This is my second season working in the terrain park. I love it. I also briefly worked in the terrain park at AZ snowbowl back in the late 90’s before there were rakes!
So if you are thinking of working in the terrain park at a ski area then this is for you. You’ve got options for lots of different jobs, but is the terrain park for you?
Who is this job not for?
If you don’t ride the terrain park and you don’t think you’d like building features and taking care of them then it’s not for you. If you just want a job to get a pass well there are a lot of other jobs you could do like: rentals, waiting on tables, instructing, grooming, mechanics, janitor, hr, lifty, etc.
I’ve done instructing, rentals (2-3 seasons) and waiting on tables. All of them provided time where I could usually ride daily. If you got a night job you could ride all day.
At the beginning of last season at Cannon I had a job in rentals and my boss told me I wouldn’t be able to ride as much as the previous year because of school camps or whatever and in my mind I was like no way. I do this because I love to ride and no ride break sounds lame.
So I quit and moved out west and found a job working in the terrain park where I wanted to be anyways.
If you don’t ride the terrain park then don’t work there.
If you are not stoked on it then don’t work there.
If you don’t ride the terrain park then you won’t care about the work that you do because you are not a user. If you hit these jumps and features then you will care and want them to be smooth.
I am surprised that where I currently work some of the guys are not that stoked on the work or riding the park.
They seem a bit jaded and lazy. I don’t get it. You work at a great mountain that’s totally beautiful with a good park too and you don’t like it? Probably not for you. Fortunately this year I got a boss that knows what’s up and does good work. We’ve got groomers that focus just on the park.
Last year that wasn’t the case. At Lookout not one of the groomers cared about the park. None of them rode it and getting them to do anything other than groom around all the features was difficult. They would cut out the sides of the landings when passing through and never actually groomed the landings.
You need a dedicated crew for that someone who cares.
This year is a different story we got a good guy in charge, but some folks (rakers) that have been here a long time hanging around that just don’t care that much.
Duties working in the terrain park:
Open and close the park
Open and close ropes
Set up fencing
Carry tools sometimes when riding
Raking features (this a big part of the job)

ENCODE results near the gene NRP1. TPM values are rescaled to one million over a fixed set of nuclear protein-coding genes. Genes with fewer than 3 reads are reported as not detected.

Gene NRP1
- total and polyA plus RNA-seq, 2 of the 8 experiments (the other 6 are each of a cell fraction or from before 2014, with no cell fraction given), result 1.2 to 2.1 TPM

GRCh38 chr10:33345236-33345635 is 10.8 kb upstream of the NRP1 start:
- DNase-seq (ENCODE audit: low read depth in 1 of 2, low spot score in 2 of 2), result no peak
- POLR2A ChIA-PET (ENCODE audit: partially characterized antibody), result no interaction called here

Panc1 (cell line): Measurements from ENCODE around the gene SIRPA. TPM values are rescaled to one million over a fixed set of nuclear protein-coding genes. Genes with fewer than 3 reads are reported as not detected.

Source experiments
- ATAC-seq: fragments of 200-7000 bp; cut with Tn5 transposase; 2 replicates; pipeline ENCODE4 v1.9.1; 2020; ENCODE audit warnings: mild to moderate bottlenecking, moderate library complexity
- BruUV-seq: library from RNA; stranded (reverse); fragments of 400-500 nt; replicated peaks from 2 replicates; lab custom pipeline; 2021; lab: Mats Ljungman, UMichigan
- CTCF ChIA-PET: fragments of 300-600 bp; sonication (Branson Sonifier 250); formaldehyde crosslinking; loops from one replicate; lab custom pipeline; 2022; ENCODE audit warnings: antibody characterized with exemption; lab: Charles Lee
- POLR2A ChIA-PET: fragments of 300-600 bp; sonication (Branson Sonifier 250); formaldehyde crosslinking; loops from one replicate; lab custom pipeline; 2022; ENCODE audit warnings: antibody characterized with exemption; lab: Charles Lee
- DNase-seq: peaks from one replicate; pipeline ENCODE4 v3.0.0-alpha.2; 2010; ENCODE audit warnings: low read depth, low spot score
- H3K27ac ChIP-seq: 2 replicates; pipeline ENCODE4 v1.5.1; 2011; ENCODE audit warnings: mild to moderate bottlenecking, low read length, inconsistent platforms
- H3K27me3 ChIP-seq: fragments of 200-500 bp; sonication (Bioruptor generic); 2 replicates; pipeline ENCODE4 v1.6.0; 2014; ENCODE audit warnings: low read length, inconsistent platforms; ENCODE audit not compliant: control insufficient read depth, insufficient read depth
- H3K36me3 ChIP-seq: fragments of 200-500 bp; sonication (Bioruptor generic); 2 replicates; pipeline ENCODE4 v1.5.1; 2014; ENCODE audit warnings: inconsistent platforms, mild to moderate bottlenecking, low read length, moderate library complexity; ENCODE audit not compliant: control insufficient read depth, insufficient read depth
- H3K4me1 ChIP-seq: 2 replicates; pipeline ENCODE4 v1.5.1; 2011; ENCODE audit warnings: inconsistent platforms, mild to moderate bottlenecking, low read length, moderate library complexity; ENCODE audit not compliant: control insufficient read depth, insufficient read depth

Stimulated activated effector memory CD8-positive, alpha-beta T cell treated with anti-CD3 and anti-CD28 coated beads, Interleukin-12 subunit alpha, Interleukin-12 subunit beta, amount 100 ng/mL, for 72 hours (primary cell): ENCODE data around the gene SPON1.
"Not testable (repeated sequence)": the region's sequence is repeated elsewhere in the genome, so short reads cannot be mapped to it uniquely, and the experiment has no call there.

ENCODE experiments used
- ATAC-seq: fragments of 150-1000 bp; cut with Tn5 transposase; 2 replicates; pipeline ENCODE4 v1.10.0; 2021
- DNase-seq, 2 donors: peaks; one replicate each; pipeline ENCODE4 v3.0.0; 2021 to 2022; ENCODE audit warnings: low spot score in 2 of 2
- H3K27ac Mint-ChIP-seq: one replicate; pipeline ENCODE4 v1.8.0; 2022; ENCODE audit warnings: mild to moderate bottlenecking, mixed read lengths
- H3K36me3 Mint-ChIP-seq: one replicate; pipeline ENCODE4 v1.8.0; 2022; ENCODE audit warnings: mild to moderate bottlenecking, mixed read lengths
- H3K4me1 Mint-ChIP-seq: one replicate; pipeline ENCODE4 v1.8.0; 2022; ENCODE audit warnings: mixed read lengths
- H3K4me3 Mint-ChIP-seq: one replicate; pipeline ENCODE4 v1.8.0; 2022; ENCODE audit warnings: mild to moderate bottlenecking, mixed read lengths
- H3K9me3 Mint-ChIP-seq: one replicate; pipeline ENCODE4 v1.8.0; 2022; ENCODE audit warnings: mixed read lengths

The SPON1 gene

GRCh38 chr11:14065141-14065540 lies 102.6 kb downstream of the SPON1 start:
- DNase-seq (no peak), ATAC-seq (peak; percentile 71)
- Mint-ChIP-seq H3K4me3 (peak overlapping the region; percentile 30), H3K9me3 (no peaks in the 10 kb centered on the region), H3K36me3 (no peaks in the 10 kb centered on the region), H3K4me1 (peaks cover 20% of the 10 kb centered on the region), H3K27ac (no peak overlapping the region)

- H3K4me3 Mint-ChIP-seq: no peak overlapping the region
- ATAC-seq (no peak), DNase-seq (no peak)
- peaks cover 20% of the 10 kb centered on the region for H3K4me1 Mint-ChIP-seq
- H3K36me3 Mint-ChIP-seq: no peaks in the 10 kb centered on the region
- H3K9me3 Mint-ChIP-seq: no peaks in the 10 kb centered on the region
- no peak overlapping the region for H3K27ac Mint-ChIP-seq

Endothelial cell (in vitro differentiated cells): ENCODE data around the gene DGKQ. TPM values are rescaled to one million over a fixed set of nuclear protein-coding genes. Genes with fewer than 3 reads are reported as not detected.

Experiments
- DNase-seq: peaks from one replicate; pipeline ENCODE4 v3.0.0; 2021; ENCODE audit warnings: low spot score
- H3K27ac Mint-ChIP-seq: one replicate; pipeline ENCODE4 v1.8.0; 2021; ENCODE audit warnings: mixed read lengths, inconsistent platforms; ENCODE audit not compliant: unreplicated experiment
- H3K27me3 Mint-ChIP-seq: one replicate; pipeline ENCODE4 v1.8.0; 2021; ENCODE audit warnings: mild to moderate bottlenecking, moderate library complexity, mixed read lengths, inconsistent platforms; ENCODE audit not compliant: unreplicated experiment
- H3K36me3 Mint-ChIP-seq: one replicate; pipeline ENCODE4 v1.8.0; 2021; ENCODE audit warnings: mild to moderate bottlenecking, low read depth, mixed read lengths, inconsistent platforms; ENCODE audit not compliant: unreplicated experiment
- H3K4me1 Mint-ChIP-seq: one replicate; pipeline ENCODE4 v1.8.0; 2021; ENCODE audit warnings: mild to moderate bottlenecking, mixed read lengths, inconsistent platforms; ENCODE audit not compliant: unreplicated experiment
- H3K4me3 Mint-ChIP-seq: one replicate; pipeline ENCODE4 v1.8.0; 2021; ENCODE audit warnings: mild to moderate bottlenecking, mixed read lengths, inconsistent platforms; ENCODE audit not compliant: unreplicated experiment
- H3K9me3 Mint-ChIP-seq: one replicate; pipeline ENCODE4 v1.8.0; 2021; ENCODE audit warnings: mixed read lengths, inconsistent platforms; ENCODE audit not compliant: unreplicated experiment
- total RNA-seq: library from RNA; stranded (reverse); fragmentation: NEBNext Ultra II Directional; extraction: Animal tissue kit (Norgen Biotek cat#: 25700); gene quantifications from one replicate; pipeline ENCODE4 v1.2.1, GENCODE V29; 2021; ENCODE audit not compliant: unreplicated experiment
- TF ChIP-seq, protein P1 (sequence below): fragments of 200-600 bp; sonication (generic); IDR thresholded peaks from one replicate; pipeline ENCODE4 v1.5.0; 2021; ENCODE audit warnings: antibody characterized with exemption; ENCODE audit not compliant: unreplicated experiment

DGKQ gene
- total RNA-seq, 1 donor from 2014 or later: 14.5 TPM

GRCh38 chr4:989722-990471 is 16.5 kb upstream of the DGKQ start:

Block off jumps and call patrol when needed
Teach people common sense like clear the landing when you fall and don’t put your ski’s on on top of the jump
Radio when needed
Set rails and boxes
Set brushes or whiskers or paint edges of jumps
Rake! Keep jumps and features smooth
I like making jumps
Even when I am not working in the terrain park I tend to find myself building jumps. A few seasons back I built a little park with some shovels on the hillside in the farmcountry. It was fun.
This past winter I worked at Lookout Pass ski area in Idaho. I worked in the terrain park and it was one of the better jobs I’ve had. Digging in the snow and making jumps is something that I would do even if I wasn’t working like I made this earlier post called Cannon Kicker.
So getting paid to do it was even better. Lookout pass is an area in northern Idaho that get some of the most snow in Idaho. Somewhere around 400 inches a season. The snow was on the wetter side kind of like the PNW. The weather was kind of mild. It didn’t usually get that cold.
But enough with the weather. That’s boring. You can look those things up. Here’s a video I made with some clips from the season.
So last season 2021 was my first season having a pass since 2002. Yeah a long time. And in between 2002 and 2021 I might have done some snowboarding in my parents backyard hiking up some old logging trails and a few times elsewhere.
But it’s coming back. I feel like my riding has improved since starting up last season. And it’s been fun too. I can’t believe I stopped for so long. COVID came along. I was living in Japan and that wasn’t going so good so I came back to the States and started up working at the ski area which was fun.
But the west is the best as far as snow goes in the USA. So I went to Idaho where I wanted to go. In fact I lived in the small town of Wallace just down the road.
These are some side hits and jumps that I made at Cannon Mt. ski area in NH in 2021 and a few backcountry farmcountry ones near where I live in Monroe, NH.
Sometimes you just see a spot like ohh, there’s a jump there if you dig it out or pile up some snow. And sometimes the snowcats will take them out when they widen trails. Of course side hits aren’t in the middle of trails like terrain park hits, but normally on the sides and out of the way.
But by the time you go looking for these or even find this post they could be long gone because conditions change everyday.
Tuckerbrook side hit
Here’s me hitting a side hit I built.
Last season I made a few side hits in Tuckerbrook. This one which was off the side and near the top of Fox tail was one of the better ones while it lasted.
Like another mentioned here it started off as a snowmaking whale on the side of the trail. But I chiseled out a take off one day when the snow was soft and enjoyed it for a few days before it turned to ice.
Tuckerbrook is rad.
It’s the beginner area, the lift is slow and the runs are short. But there are a few fun blue runs, some rollers, banks and the snow tends to stay nicer here than the upper mt probably cause it is less steep, less windy and gets less traffic.
I worked on a few hits on Turkey trot, Bear Paw, Fox Tail and Deer run in early 2021.